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What Are The Legal Rights Of An Advocate Or A Lawyer?

You see, in the biggest democracy like India, there are certain rights for everyone working within the legal system of the country. Here, we are especially talking about lawyers aka advocates. If you have seen such a professional working on some case or anything like that, then you’ll know what we are talking about. There are certain rights that advocates have in India that allow them to keep on doing their work without any obstruction from the legal system itself. And if you want to know these fundamental rights of the advocates in India, then keep on reading because that’s what we are all about today. Alright, here we go now.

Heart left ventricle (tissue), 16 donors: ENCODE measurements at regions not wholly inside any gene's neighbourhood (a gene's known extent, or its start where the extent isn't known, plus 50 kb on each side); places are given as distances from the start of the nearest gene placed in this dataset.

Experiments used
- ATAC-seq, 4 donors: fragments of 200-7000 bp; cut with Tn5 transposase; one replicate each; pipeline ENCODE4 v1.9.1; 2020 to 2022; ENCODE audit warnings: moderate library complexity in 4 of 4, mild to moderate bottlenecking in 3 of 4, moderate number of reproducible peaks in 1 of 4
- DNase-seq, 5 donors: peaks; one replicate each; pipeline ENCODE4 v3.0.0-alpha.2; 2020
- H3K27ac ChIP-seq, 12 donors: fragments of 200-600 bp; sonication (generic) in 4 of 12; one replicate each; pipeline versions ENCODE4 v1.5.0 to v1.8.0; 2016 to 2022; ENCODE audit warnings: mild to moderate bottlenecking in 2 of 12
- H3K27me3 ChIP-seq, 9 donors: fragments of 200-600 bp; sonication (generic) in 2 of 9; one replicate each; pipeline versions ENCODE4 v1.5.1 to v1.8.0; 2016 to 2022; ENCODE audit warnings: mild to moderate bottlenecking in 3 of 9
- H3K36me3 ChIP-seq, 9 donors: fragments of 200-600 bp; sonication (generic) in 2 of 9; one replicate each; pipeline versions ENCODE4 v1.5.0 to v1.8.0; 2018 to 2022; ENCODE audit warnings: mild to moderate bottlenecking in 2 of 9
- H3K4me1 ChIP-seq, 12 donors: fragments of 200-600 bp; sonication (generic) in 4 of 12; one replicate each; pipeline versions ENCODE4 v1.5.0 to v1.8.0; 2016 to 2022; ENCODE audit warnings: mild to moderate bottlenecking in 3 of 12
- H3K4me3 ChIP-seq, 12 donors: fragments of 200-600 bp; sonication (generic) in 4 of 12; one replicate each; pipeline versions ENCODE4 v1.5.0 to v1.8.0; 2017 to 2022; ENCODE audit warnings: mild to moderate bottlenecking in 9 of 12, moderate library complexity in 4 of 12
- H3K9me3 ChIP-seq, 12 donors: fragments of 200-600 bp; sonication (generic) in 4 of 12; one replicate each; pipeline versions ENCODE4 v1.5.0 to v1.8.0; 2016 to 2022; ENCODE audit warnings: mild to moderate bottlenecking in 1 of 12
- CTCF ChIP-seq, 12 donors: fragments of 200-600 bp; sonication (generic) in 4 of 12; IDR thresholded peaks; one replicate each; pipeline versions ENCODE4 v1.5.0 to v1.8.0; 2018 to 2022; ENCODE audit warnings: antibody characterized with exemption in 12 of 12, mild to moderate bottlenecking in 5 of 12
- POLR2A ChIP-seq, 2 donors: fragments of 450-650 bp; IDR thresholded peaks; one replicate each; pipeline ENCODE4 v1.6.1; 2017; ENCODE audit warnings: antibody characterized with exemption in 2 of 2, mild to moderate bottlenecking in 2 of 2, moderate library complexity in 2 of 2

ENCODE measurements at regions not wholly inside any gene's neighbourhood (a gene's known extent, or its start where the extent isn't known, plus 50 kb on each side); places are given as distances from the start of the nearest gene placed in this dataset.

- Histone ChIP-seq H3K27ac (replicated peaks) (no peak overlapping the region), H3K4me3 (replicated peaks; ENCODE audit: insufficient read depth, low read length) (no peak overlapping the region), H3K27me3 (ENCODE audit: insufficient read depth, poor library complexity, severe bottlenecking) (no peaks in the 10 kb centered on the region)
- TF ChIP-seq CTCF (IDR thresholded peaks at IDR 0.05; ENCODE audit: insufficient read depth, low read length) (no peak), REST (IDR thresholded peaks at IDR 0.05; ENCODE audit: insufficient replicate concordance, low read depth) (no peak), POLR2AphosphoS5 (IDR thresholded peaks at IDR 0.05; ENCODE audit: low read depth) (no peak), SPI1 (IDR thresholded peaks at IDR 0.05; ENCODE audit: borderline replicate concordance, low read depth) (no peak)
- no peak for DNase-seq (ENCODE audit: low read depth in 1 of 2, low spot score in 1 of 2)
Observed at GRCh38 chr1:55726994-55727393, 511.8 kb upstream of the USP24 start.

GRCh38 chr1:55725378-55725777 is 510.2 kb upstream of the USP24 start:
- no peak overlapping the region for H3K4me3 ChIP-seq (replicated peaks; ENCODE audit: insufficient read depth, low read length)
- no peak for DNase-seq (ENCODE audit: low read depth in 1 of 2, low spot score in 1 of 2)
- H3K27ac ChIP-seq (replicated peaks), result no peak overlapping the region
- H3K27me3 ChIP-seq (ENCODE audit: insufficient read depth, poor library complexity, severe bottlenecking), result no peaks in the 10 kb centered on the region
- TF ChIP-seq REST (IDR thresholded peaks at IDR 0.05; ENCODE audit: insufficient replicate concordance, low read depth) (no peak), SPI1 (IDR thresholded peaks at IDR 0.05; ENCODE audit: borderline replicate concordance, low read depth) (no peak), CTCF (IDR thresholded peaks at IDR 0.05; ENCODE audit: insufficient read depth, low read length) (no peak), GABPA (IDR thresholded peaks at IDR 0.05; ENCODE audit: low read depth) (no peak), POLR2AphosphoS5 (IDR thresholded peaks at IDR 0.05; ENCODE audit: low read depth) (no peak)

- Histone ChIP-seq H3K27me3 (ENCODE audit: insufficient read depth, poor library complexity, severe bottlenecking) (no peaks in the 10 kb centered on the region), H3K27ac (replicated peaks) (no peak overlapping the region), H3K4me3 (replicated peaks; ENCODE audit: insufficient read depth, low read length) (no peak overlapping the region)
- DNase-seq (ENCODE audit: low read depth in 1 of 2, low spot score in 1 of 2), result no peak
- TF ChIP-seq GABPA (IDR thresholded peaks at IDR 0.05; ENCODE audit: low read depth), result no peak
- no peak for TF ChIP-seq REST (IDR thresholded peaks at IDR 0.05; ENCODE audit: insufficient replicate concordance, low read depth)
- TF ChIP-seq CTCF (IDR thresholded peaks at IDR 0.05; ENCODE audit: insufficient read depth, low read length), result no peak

Major Fundamental Rights of Advocates

lawyer advocate

1. Right to Practice

The right to practice any profession is a fundamental right to any advocate in the country. Section 30 of the Advocates Act, 1961, provides the right to practice. It allows the advocates to practice in any court in India, that is, from the Supreme Court to the lower courts. This rule protects the necessity that lawyers should be allowed to use their skills in freedom to support justice and the rule of law. But yes, this right comes with many conditions, such as being enrolled with the Bar Council and following the code of conduct.

2. Right to Pre-Hearing Or Pre-Audience

You see, it is pretty much one of the essential rights of the advocates that they must be allowed pre-audience because they are entitled to access and examine case records prior to the court sitting to hear the case. It is important in preparing a comprehensive case because the lawyer is given enough amount of time to understand the facts and legal issues involved. This is recognized under the Advocates Act of 1961, and the court procedures that any advocate will stand a chance to represent his or her clients effectively with all the information needed.

3. Right to Freedom of Speech and Expression